He told me his story. He had travelled to his polling place and showed the officials his identity card. But they told him he could not vote anymore.
“I asked why I could not vote, but no one explained it to me. I was very disappointed. I follow politics, I watch the news regularly and I know for whom I would vote. But I cannot because I do not have legal capacity. Why am I different? How? No one could answer that question.”
Croatians with disabilities like Fadil Spuren Braco and me follow politics and discuss political parties. We are citizens of this country, too. We know for whom we want to vote and we know what we would ask of politicians.
When the Croatian Parliament signed and ratified the UN Convention on the Rights of Persons with Disabilities in 2007, there was a lot of joy among self-advocates—people with disabilities like me who are fighting to claim our rights. Article 29 of the Convention states that persons with disabilities have the right to participate in elections and vote any way they want to. We all hoped that we would be able to vote at last, many of us having already picked favorite candidates. Unfortunately, our joy did not last long.
Croatian law still stated that only adult citizens who have legal capacity are allowed to vote. Most persons with intellectual disabilities in Croatia are deprived of legal capacity even into adulthood. That is why we cannot get married, sign a contract, and why we could not vote in elections.
And that is also why we took action. My organization, the Association for Self Advocacy, along with Association GONG and other groups, began dialogues and negotiations with the State Election Commission, the Minister of Administration, and with other and state institutions and politicians to amend the voting law.
The new draft of the law said that if a person does not have legal capacity, a court would decide if he can vote. We could not accept this language, since it still represented a violation of a fundamental right. That is why representatives of non-governmental organizations, together with representatives of the Ministry of Social Policy and Youth, and the Office of the Ombudswoman for Persons with Disabilities went to parliamentary committee meetings and asked them not to support that proposed version.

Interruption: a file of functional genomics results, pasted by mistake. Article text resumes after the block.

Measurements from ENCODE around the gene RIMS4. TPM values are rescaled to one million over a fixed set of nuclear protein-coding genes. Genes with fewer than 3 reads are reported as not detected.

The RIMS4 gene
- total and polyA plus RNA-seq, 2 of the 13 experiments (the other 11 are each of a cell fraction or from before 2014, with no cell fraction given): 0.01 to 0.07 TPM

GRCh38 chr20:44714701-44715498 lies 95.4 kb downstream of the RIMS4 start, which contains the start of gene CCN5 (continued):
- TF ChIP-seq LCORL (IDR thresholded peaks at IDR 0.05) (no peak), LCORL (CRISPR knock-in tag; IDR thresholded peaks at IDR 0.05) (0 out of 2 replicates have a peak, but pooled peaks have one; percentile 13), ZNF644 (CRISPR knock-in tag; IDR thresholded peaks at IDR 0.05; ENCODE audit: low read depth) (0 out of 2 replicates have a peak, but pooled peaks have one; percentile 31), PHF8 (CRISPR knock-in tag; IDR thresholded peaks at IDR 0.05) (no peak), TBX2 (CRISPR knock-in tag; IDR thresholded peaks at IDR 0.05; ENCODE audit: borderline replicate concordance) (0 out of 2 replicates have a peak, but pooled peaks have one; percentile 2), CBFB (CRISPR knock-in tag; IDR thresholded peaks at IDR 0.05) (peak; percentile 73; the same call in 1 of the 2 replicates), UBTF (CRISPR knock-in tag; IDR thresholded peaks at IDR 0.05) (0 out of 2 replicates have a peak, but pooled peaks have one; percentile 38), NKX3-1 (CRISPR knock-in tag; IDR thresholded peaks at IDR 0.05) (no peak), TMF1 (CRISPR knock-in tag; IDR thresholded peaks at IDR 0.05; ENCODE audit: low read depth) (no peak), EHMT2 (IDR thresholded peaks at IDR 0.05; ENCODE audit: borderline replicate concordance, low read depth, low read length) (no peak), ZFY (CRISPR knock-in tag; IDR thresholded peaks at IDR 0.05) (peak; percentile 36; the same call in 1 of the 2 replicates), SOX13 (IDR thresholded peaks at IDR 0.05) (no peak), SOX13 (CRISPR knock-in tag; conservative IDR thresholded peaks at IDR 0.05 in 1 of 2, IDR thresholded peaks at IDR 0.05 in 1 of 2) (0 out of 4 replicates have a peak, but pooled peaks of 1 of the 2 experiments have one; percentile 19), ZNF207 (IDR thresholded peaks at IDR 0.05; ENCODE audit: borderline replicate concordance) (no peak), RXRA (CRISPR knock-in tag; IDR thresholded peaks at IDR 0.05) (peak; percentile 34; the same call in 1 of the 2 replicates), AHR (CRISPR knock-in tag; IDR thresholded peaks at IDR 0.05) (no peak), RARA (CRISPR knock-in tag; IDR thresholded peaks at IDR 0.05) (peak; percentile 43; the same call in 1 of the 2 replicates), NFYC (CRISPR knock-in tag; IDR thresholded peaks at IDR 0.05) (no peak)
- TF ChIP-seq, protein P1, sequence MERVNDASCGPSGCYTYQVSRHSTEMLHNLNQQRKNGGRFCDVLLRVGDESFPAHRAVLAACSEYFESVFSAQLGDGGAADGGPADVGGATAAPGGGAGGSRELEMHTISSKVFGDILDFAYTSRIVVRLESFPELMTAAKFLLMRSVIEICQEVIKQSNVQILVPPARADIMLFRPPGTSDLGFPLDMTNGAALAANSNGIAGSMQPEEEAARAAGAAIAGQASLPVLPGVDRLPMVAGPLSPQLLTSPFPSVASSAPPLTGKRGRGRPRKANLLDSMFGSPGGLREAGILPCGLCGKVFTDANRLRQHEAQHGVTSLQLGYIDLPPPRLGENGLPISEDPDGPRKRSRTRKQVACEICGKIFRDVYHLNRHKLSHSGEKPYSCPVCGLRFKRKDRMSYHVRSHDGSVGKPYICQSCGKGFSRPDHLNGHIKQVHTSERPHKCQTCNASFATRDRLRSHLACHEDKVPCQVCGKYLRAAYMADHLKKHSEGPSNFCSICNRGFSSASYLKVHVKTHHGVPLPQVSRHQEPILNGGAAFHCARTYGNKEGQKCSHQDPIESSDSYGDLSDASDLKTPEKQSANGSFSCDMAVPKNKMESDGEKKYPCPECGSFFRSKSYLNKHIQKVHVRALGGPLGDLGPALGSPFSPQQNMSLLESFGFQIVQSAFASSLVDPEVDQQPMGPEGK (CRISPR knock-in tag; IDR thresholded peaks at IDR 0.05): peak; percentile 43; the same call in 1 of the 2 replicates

If that version passed, we were ready to protest in front of the Ministry of Administration. We had already started preparing protest banners with messages like “Why Did You Sign the Convention on the Rights of Persons with Disabilities If You Do Not Intend to Implement It?”
But in the end, after a long debate, a new voting law passed that included our demand that everyone have the right to vote—regardless of whether they are deprived of legal capacity. To ensure that Croatians with disabilities knew about their right to vote in the elections, self-advocates made a video that aired on national television during the election campaign.
On April 14 of this year, two historic events took place in Croatia. The first was that Croatia elected its first representatives for the European Parliament. The second was that all persons deprived of legal capacity were registered on the voters list and participated in elections for the first time, equally with all other citizens.